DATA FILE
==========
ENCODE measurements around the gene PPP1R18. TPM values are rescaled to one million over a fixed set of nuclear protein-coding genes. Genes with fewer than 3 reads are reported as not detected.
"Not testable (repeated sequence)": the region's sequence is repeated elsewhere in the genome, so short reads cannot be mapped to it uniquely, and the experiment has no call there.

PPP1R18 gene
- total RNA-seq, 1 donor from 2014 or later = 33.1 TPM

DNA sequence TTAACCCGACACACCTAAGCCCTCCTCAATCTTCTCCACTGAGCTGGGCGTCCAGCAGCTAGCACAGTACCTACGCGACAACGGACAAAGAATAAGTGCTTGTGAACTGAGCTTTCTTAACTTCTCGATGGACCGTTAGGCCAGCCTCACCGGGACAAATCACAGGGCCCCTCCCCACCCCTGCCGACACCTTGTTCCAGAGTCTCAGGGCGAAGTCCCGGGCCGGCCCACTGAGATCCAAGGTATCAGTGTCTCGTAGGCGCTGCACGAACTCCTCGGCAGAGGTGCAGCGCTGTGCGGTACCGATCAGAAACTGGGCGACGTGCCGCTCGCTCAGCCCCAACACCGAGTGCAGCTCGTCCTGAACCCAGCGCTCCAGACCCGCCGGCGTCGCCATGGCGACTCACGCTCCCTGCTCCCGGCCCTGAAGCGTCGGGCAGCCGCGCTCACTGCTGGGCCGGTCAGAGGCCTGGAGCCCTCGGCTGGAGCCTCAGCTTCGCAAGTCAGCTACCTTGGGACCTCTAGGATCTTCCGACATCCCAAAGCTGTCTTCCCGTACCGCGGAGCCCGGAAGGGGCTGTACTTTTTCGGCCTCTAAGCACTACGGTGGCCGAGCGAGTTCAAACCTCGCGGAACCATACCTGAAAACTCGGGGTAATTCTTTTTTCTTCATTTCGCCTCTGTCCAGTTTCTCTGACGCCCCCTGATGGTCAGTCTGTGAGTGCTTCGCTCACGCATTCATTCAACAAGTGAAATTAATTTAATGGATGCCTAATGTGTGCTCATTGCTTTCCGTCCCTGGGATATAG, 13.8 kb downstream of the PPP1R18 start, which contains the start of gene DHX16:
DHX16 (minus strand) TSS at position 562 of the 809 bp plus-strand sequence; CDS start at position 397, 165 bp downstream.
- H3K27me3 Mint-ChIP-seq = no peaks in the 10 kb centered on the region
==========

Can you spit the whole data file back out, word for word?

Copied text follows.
ENCODE measurements around the gene PPP1R18. TPM values are rescaled to one million over a fixed set of nuclear protein-coding genes. Genes with fewer than 3 reads are reported as not detected.
"Not testable (repeated sequence)": the region's sequence is repeated elsewhere in the genome, so short reads cannot be mapped to it uniquely, and the experiment has no call there.

PPP1R18 gene
- total RNA-seq, 1 donor from 2014 or later = 33.1 TPM

DNA sequence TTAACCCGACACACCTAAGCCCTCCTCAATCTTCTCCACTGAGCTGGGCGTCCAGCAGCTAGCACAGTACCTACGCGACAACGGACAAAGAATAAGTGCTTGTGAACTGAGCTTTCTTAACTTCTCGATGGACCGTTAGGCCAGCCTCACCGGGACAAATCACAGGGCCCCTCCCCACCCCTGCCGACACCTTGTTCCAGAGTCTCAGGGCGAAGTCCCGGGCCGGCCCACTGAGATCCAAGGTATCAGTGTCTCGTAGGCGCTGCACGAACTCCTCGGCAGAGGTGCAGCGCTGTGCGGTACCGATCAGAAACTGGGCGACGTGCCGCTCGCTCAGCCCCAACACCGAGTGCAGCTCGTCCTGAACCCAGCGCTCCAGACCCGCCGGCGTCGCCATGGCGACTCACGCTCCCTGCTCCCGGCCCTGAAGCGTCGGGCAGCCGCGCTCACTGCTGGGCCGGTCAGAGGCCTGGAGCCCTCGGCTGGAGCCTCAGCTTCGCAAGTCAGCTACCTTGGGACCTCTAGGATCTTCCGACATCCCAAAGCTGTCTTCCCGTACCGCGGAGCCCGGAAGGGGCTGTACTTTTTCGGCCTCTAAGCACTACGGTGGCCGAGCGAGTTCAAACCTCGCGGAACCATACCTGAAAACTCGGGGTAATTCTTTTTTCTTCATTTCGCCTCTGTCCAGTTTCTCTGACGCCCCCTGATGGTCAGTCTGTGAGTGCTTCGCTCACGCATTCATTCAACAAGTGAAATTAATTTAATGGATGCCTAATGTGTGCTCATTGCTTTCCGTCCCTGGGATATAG, 13.8 kb downstream of the PPP1R18 start, which contains the start of gene DHX16:
DHX16 (minus strand) TSS at position 562 of the 809 bp plus-strand sequence; CDS start at position 397, 165 bp downstream.
- H3K27me3 Mint-ChIP-seq = no peaks in the 10 kb centered on the region